The core of the gameplay hasn't been changed much. Several new weapons have been added, the most notable being the weed whacker, lever-action shotgun and the revolver which plays similar to the Dead Eye mechanic in Red Dead Redemption; once you gain enough kills with the revolver you can hold right click to target multiple enemies in the area and insta-kill them. It's a pretty fun weapon to use and the weapon itself is very powerful, killing most enemies in one hit with a well placed shot. Vending machines have also been added that act as a store to buy power-ups, ammo and guns and are placed around most of the major areas of the game. Don't expect to use them too often though, unless you use up a lot of your ammo or use up a lot of your health. Most ammo types are already given out like candy and the only time I thought the vending machines were truly useful was during the final boss when I had a ton of cash to spend and I was low on ammo and health, they seemed useless in any other area. One of the funnest new aspects of Paradise Lost is Habib's Power Station. This energy drink allows you to duel wield certain guns and blow away enemies. When mixed with Catnip (which slows down time) this is a devastating power-up that can turn the strongest bosses into little pansies.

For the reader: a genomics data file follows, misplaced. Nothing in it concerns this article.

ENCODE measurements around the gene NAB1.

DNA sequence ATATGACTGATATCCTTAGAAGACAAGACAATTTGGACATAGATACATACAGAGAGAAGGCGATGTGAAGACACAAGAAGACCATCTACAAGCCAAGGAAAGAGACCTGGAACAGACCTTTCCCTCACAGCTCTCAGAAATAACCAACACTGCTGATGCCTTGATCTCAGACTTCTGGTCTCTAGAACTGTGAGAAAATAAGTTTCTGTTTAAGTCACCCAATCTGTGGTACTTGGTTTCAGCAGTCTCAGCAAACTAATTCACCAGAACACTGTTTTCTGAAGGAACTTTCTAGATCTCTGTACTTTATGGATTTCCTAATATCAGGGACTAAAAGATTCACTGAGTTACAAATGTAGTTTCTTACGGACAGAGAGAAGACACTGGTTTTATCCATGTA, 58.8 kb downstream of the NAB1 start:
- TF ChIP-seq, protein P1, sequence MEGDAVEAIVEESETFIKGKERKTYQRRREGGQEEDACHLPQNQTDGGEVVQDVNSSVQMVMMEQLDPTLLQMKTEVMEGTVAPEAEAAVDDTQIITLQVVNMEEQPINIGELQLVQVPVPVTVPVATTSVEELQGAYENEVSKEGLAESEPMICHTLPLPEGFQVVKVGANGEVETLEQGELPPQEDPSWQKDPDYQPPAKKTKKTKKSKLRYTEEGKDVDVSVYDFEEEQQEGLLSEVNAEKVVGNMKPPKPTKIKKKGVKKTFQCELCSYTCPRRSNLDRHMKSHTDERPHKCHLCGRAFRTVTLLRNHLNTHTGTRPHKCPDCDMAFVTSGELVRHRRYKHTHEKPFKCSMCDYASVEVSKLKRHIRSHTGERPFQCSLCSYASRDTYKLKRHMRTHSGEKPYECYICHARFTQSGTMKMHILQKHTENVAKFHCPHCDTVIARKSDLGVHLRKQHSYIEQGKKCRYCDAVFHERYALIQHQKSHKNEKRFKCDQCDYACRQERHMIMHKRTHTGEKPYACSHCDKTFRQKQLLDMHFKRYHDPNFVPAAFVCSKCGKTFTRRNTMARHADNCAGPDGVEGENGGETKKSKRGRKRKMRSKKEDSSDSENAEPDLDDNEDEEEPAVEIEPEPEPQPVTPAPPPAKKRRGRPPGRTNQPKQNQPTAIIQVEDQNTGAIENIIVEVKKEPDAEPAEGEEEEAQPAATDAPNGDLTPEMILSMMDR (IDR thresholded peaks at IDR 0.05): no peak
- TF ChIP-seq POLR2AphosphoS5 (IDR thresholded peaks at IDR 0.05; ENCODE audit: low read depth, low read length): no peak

The fun isn't without a few problems, though. During my playthrough I encountered a few minor glitches like floating items and a major bug that made the game crash right before entering the final area with the final boss. I was forced to start a new playthrough, albeit I didn't mind as the game is super fun and not very long at all and this save had no big issues. At the time of writing this review (May 4 2015) RWS released a small patch that fixed the previously mentioned bug and a couple others, but on the broken save I still experienced several crashes seemingly related to quick-loading. At least it works!
Paradise Lost plays a lot on the fact that Postal III is considered terrible by most and even has the voice actor for the Postal III Dude to reprise his character, except this time he's just a voice in Postal Dudes head until later on in the game. The dynamic between both Postal Dudes is hilarious and the fact that RWS isn't shy to make fun of one of their own games just makes it funnier. Playing Postal III isn't needed to understand any of jokes but you definitely should play Postal 2 and Apocalypse Weekend before you play this, otherwise you won't get most of the jokes, the movie is recommended to watch but not necessary at all.
Overall, Postal 2: Paradise Lost is the most fun with DLC I've had in a while. It has almost as much content as the base game itself and it's just pure unadulterated fun. This is how DLC should be done; it's similar to expansion packs in the 90's and early 2000's. If you can still remember those. I would recommend this DLC not only for fans of Postal 2, but also to anybody who hasn't played it yet and loves games that don't take themselves so seriously. Running With Scissors is also releasing a remake of the original Postal game with HD art and co-op running on Unreal Engine 4. That is set to release on PC this year (2015).